Political forecasting is a thankless task, especially so in today’s Britain. Even still, it’s worth looking at what may improve a particular party’s chances in the 12 December election.
One factor to consider is rising economic insecurity. A recent paper published by the Centre for Economic Performance at the London School of Economics and Political Science defines it as anxiety about future income. The authors find that economic insecurity is associated with both greater political participation – for example, the intention to vote – and “notably” more support for right-leaning parties, while enthusiasm for left-leaning parties falls.
These results hold irrespective of which party or parties are in power, perversely implying that right-wing governments should keep up the anxiety among voters if they want to stay in power. The researchers show that economic insecurity was “significantly” correlated with more support for Donald Trump in the 2016 election and for Brexit in the referendum.
Seen through the prism of voters’ finances, the Conservatives’ chances of electoral success in less than six weeks’ time look greater than those of parties in the middle or on the left of the political spectrum. Brits’ confidence about their personal financial situation over the next 12 months took quite a knock last month and is markedly lower than a year ago, according to the GfK survey. The European Commission’s equivalent measure for the UK also dropped sharply in October to stand at less than half its long-run average.
A longer-term increase in economic insecurity in the developed world has already benefited right-wing politicians – contributing in particular to the rise of populists, as a number of studies have shown. Research published in 2017 revealed a strong correlation between the loss of jobs in parts of the US due to an influx of Chinese imports and votes for Trump. Chinese imports have also been linked to support for Brexit, while reduced job security in Sweden has played a part in the 2014 ascent of far-right populists, the Sweden Democrats.
But populism need not be the sole preserve of the right. The centre-left can win votes – and ultimately save fragile liberal democracy in Britain and beyond – by adopting so-called economic populism, responding to voters’ financial worries and beating right-wing parties at what has become their game.
Economic populism is distinct from the political kind, as argued recently by Dani Rodrik, a prominent economist who teaches at Harvard University. Both types of populists detest constraints on the elected government, claiming to represent “the will of the people” which needs to be protected against “the enemies of the people” (sound familiar?).
In politics, this means a rejection of checks and balances on the executive exercised by lawmakers and judges, as well as by free media.
Economic populists also reject restraints on the conduct of policy but specifically of economic policy. Their perceived enemies are independent central banks, autonomous regulatory agencies and external constraints such as global trade rules, Rodrik writes.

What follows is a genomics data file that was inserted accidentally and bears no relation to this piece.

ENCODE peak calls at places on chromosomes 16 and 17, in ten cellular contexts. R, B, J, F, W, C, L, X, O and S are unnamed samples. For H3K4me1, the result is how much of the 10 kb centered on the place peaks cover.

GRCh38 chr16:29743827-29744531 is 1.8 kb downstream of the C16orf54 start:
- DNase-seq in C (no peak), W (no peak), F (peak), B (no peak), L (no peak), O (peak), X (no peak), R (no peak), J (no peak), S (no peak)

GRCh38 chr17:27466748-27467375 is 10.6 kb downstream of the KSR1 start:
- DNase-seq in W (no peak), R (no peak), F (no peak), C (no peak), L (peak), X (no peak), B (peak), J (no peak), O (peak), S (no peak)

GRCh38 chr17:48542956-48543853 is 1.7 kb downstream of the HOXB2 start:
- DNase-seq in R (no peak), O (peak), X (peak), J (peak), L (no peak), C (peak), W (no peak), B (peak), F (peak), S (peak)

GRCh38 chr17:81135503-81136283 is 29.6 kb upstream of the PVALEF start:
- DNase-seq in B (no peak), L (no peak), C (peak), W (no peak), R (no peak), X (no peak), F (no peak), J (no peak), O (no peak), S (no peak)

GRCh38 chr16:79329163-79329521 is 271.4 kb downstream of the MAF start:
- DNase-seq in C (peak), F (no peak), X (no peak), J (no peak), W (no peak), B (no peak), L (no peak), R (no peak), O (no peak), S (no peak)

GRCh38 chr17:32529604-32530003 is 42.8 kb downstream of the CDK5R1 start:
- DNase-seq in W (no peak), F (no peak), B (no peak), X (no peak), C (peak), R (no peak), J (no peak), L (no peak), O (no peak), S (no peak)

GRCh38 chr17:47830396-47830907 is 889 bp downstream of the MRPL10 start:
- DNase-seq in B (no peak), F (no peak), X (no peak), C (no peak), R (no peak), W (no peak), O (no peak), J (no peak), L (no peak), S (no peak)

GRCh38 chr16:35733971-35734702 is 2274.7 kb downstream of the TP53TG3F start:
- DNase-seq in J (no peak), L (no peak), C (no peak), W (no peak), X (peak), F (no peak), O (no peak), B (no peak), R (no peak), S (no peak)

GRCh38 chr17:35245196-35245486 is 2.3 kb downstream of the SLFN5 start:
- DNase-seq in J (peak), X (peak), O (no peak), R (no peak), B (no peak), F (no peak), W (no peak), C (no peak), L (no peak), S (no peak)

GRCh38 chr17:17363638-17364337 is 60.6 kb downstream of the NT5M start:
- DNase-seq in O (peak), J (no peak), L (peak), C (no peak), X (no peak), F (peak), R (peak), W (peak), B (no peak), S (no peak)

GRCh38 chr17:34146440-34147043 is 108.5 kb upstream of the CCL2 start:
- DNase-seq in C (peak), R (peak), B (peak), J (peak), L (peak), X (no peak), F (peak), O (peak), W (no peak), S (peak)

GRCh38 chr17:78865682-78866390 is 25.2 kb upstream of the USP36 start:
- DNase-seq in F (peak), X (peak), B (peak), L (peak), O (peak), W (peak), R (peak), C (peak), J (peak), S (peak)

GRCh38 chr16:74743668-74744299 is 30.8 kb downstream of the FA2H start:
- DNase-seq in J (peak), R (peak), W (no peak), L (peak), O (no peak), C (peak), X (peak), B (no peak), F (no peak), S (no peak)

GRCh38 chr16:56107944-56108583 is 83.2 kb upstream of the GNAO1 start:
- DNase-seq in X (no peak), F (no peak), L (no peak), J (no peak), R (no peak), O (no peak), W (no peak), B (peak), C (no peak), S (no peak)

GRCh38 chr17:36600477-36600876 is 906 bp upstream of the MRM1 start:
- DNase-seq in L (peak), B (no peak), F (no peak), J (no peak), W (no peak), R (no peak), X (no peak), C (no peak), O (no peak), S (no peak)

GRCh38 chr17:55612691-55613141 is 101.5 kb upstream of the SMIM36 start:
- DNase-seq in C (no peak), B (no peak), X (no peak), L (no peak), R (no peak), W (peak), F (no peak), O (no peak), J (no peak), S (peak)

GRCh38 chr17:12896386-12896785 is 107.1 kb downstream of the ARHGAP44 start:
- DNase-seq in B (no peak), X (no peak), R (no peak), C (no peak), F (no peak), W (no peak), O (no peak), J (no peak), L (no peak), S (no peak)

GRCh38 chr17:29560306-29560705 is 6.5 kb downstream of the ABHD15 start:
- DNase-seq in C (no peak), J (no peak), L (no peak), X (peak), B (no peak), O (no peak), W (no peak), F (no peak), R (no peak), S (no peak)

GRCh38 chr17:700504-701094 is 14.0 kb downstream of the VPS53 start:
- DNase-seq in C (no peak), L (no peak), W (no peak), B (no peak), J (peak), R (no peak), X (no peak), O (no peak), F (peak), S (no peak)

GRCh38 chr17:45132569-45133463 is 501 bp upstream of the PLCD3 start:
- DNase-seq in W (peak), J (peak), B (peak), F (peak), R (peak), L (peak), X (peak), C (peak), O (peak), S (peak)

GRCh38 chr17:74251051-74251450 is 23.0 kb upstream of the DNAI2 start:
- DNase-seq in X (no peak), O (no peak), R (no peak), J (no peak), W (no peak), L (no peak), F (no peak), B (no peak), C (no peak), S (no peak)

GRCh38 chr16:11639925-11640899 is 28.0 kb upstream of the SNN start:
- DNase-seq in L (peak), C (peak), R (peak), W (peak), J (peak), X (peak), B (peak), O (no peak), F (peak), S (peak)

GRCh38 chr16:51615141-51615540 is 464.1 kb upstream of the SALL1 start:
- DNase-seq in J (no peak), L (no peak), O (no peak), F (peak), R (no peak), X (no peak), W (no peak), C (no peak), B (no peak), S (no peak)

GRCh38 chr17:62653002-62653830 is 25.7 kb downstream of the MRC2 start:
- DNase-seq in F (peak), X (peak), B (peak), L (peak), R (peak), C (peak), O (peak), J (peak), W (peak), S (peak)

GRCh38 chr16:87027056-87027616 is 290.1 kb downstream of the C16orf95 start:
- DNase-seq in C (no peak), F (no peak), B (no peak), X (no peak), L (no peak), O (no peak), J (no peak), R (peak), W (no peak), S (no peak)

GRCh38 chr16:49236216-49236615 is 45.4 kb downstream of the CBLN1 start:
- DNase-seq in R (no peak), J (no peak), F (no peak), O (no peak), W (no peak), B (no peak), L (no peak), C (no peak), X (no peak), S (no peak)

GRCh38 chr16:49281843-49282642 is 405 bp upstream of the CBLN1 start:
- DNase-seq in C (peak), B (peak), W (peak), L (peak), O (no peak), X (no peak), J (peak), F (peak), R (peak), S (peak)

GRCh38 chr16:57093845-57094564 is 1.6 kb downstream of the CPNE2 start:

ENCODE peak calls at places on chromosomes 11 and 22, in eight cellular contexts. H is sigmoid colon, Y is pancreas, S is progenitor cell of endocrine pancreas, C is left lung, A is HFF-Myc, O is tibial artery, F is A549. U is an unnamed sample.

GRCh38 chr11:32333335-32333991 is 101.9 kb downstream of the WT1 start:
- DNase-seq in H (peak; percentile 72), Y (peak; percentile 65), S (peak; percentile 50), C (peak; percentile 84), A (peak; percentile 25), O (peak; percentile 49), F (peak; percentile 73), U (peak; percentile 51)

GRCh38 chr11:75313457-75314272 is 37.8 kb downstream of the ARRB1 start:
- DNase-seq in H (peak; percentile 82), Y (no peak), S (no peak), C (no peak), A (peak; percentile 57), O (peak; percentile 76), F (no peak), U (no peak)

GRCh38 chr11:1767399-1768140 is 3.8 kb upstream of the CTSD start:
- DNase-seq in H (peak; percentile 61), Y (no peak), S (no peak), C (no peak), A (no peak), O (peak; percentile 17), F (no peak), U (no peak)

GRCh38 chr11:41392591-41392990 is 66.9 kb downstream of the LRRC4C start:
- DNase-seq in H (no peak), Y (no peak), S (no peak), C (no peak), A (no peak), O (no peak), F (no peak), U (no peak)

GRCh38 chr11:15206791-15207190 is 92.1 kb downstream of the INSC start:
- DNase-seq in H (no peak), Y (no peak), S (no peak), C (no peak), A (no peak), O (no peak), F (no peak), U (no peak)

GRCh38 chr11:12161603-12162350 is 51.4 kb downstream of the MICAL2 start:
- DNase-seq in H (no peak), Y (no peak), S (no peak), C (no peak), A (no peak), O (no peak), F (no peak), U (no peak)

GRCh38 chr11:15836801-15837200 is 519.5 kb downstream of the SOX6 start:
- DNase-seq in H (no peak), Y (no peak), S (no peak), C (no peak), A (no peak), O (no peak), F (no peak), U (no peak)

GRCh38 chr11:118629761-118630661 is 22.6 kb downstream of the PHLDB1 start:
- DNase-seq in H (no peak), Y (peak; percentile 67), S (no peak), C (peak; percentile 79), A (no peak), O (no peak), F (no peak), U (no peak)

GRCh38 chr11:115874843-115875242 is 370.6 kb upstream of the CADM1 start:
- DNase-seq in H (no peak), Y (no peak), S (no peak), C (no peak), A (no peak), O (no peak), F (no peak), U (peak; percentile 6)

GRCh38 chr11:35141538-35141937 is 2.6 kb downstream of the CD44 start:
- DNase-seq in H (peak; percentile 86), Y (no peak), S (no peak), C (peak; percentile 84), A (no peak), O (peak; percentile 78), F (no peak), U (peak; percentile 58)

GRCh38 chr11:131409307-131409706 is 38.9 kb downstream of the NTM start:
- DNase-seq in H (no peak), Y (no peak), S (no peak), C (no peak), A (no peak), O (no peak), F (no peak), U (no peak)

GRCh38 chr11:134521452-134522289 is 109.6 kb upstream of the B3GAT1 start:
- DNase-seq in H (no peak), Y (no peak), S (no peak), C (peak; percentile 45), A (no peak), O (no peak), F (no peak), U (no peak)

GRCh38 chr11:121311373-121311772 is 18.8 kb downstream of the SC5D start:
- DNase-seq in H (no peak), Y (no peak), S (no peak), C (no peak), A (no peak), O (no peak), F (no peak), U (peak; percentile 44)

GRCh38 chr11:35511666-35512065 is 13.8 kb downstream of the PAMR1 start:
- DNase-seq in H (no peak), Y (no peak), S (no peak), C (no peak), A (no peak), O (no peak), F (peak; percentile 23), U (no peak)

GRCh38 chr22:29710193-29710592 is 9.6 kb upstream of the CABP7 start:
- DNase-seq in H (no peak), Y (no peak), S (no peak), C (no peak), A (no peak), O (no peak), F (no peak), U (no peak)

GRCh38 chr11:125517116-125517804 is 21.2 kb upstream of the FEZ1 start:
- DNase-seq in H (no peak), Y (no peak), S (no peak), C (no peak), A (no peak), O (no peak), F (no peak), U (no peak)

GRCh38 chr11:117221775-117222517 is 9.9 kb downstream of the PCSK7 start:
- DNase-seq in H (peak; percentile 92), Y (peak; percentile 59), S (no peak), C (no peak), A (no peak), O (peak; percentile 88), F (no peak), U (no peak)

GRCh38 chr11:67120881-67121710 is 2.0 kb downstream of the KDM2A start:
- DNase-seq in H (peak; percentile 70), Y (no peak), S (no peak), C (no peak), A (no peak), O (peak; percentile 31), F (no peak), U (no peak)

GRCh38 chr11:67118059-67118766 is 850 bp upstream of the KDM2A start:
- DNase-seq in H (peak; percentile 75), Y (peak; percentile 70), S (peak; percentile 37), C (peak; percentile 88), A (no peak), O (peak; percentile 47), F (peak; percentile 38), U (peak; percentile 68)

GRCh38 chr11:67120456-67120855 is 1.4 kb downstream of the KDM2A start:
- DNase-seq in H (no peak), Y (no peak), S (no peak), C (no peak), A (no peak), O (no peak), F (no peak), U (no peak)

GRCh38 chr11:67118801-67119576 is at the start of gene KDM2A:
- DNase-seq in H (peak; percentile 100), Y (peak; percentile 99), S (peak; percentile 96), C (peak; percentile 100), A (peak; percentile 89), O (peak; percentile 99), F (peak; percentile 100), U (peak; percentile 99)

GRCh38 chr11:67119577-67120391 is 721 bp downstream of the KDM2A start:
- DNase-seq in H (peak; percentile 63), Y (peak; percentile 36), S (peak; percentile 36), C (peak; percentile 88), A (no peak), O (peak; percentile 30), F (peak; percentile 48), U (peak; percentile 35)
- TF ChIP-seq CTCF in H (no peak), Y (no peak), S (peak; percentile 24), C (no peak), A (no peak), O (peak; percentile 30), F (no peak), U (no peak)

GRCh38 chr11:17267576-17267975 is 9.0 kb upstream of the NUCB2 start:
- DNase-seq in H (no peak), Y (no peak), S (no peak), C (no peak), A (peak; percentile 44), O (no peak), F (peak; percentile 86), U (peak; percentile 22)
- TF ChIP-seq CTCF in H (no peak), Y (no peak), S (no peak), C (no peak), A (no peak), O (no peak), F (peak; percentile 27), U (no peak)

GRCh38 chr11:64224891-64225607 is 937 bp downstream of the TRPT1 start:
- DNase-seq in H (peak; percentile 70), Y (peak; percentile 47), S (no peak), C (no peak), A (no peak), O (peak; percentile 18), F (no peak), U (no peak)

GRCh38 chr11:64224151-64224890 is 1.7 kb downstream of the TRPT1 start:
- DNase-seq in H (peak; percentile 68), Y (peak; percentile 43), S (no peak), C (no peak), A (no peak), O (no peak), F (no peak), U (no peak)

While some regimes are populist in both the political and economic sense, in other cases populism manifests itself only in one of those domains. For example, Augusto Pinochet was a dictator but he delegated economic policy to technocrats.
What is unusual about Rodrik’s argument is his assertion that economic populism is sometimes necessary. “Exceptional times require the freedom to experiment in economic policy,” he writes. That freedom should be used to address inequality and economic insecurity while keeping the politics pluralist.
For instance, Rodrik suggests that elected governments would sometimes do well to regain more control over economic policy-making by relaxing restrictive trade agreements, as parts of these have tended to benefit multinational corporations at the expense of workers.
History has shown that economic populism can be justified. Franklin D Roosevelt’s New Deal was a package of populist policies that was necessary “to both tame and redirect the populist passions the Great Depression had inflamed”, Rodrik says. Although Roosevelt initially supported traditional policies such as a balanced budget, he soon changed tack and introduced initiatives that “were dressed in explicitly populist garb”.
A new tax on wealth was known as the “soak the rich” tax. Roosevelt pushed through minimum wage laws, resisted by the conservative courts, by threatening to increase the size of the Supreme Court so he could appoint more sympathetic judges and obtain a majority. He delinked the value of the dollar from gold – up until that point a major external constraint on US monetary policy. The dollar duly depreciated and US interest rates fell, boosting GDP.
Roosevelt’s economic reforms were also aimed at staving off threats to democracy, such as that from Father Charles Coughlin, a self-proclaimed fascist with tens of millions of followers on the radio.
“We now know that FDR was right,” Rodrik writes. “It was impossible to save either the economy or democracy without significantly relaxing the prevailing harnesses on economic policy. There are times when economic populism may be the only way to forestall its much more dangerous cousin, political populism.”
As campaigning for the snap election officially begins this week, Labour and the Liberal Democrats may want to consider whether high inequality and rising economic insecurity in the UK, as well as the threat of political populism from the Tories warrant a closer look at crowd-pleasing economic policies.
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